A party waives any objection to an alleged attorney conflict of interest if it fails to assert that conflict promptly. First National Bank v. St. Charles National Bank (1987), 152 Ill. App. 3d 923, 932-33, 504 N.E.2d 1257, 1264, 105 Ill. Dec. 739 (holding that a party waived an attorney conflict by delaying sixteen months before asserting it); Tanner v. Board of Trustees (1984), 121 Ill. App. 3d 139, 146-47, 459 N.E.2d 324, 329, 76 Ill. Dec. 687 (holding that a party waived an attorney conflict by delaying nine months before asserting it); Roth v. Roth (1980), 84 Ill. App. 3d 240, 244-45, 405 N.E.2d 851, 855, 39 Ill. Dec. 872 (holding that a party waived an attorney conflict by delaying two years before asserting it).
While there is a question whether appointing an attorney for an insured creates an attorney-client relationship between the insurer and the appointed counsel (Compare Nandorf, Inc. v. CNA Insurance Cos. (1985), 134 Ill. App. 3d 134, 137, 479 N.E.2d 988, 991, 88 Ill. Dec. 968 with Allstate Insurance Co. v. Keller (1958), 17 Ill. App. 2d 44, 53, 149 N.E.2d 482, 486; see also Atlanta International Insurance Co. v. Bell (1989), 181 Mich. App. 272, 274-75, 448 N.W.2d 804, 804-05), we need not resolve that question.
Even assuming that an attorney-client relationship existed between Keck and International because of International's appointment of Keck to represent International insureds in eight professional liability actions, we have no reason to reverse the finding of the trial Judge that International waived any right to compel Keck's disqualification. There is an ample basis upon which to support the trial Judge's inference that such waiver occurred. This includes the facts, previously noted, that International was alerted to Keck's absorption of the Karon attorneys more than sixteen months before it raised that ground as a basis for disqualification; that it was aware of Keck's representation of Chicago Heights in the underlying lawsuits for more than four years prior to its motion to disqualify; and that it was aware of Keck's representation of Chicago Heights in this declaratory judgment action for more than one year prior to its motion to disqualify. There is also a basis to infer that International acquiesced to the sufficiency of Keck's internal screening procedures.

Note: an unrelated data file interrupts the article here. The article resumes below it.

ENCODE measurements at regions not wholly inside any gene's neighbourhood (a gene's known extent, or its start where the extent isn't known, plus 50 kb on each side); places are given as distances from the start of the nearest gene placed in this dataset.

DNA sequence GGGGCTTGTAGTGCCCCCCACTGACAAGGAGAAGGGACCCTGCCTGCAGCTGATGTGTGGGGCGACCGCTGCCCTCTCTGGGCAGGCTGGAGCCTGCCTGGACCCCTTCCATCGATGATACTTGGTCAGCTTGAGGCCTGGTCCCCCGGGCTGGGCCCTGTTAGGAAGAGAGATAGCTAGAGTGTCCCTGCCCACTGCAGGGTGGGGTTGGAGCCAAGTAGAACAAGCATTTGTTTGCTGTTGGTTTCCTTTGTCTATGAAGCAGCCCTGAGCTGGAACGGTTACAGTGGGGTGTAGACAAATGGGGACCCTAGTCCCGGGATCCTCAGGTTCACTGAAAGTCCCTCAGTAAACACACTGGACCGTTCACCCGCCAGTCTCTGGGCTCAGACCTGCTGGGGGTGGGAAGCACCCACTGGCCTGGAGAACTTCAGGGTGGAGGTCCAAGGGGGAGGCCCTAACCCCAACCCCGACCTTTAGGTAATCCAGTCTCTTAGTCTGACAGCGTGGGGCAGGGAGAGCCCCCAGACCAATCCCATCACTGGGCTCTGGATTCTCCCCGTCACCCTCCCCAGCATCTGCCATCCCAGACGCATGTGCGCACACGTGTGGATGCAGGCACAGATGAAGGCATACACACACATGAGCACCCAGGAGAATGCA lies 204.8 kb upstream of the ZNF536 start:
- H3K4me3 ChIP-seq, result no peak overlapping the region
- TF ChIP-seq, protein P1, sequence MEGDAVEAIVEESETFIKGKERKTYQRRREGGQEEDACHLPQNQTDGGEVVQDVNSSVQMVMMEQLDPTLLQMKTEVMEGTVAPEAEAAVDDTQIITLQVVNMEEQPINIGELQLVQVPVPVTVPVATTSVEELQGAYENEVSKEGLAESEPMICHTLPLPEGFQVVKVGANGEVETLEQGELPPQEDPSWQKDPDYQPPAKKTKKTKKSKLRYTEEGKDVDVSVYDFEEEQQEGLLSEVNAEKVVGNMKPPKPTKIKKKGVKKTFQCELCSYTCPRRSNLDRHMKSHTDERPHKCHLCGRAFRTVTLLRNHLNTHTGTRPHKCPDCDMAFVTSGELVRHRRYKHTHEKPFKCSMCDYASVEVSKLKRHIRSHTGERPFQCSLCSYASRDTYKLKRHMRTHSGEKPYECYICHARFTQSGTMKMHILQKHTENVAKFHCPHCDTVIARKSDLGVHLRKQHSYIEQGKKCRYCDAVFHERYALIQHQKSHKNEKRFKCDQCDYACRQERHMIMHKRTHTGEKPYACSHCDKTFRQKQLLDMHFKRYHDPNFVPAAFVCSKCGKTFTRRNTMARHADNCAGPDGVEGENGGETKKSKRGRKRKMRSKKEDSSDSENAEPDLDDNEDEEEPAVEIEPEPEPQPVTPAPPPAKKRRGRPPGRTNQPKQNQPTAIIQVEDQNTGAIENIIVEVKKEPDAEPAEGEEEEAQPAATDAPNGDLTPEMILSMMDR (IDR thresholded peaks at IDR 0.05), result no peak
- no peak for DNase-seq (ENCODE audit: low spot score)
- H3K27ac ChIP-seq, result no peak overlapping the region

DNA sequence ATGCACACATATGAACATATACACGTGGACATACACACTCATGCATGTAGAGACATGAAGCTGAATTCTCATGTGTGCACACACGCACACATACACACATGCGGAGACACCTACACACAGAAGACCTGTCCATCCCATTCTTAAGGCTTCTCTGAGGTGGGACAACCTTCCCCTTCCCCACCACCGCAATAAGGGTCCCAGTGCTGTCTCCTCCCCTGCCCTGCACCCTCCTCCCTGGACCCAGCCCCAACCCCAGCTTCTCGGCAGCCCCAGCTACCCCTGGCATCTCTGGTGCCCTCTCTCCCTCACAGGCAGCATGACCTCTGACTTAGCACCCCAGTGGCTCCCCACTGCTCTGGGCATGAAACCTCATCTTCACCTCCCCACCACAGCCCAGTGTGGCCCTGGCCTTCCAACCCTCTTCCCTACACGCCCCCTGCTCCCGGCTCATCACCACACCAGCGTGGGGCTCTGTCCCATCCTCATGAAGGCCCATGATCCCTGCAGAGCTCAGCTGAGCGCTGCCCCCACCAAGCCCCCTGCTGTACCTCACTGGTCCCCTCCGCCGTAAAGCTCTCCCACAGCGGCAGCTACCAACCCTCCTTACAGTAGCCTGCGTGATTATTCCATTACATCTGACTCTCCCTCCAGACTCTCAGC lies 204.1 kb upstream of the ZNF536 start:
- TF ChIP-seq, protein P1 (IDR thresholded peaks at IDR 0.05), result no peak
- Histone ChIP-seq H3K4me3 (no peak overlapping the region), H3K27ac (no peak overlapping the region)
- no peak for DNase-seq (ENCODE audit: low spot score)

International cites Ransburg Corp. v. Champion Spark Plug Co. (N.D. Ill. 1986), 648 F. Supp. 1040, and International Business Machines Corp. v. Levin (3d Cir. 1978), 579 F.2d 271, in support of its argument that the right to compel disqualification because of simultaneous representation is unwaivable. The district court in Ransburg, however, never held that conflicts of interest based on simultaneous representation are unwaivable; it merely found that under the circumstances of that case the client never consented to the conflicting representation. (See Ransburg, 648 F. Supp. at 1045-47.) In Levin, moreover, the Third Circuit's decision clearly was not predicated on the ineffectiveness of waiver but rather on the failure to make an adequate disclosure of the simultaneous representation. See Levin, 579 F.2d at 280-82.
Where disclosure of an attorney conflict of interest is sufficient, no reason exists suggesting the inapplicability of the waiver doctrine. Additionally, the appellant has cited no precedent precluding the application of waiver to attorney conflicts of interest, whether based on simultaneous representation or otherwise. (Cf. Ransburg, 648 F. Supp. at 1045-47; Levin, 579 F.2d at 280-282.) Accordingly, we cannot say that the trial court abused its discretion in finding that International knew or should have known of a potential conflict more than a year before filing its motion to disqualify, resulting in International's waiver of any right it may have had to disqualify Keck, Mahin & Cate. See Spencer, 240 Ill. App. 3d at 944, 608 N.E.2d at 437; Skokie Gold Standard Liquors, 116 Ill. App. 3d at 1054, 452 N.E.2d at 812.
For the reasons discussed above, the circuit court's grant of summary judgment in favor of Chicago Heights is reversed with respect to the award of attorneys' fees incurred by Chicago Heights in the Gutierrez litigation, in the sum of $1,484.88, and with respect to the amount awarded to Chicago Heights for attorneys fees incurred in this coverage litigation, in the sum of $304,890.52. The circuit court's award in favor of Chicago Heights is affirmed with respect to the remainder of the judgment in the net amount of $572,082.31.
Affirmed in part and Reversed in part.
McNULTY and COUSINS, Jr., JJ., concur.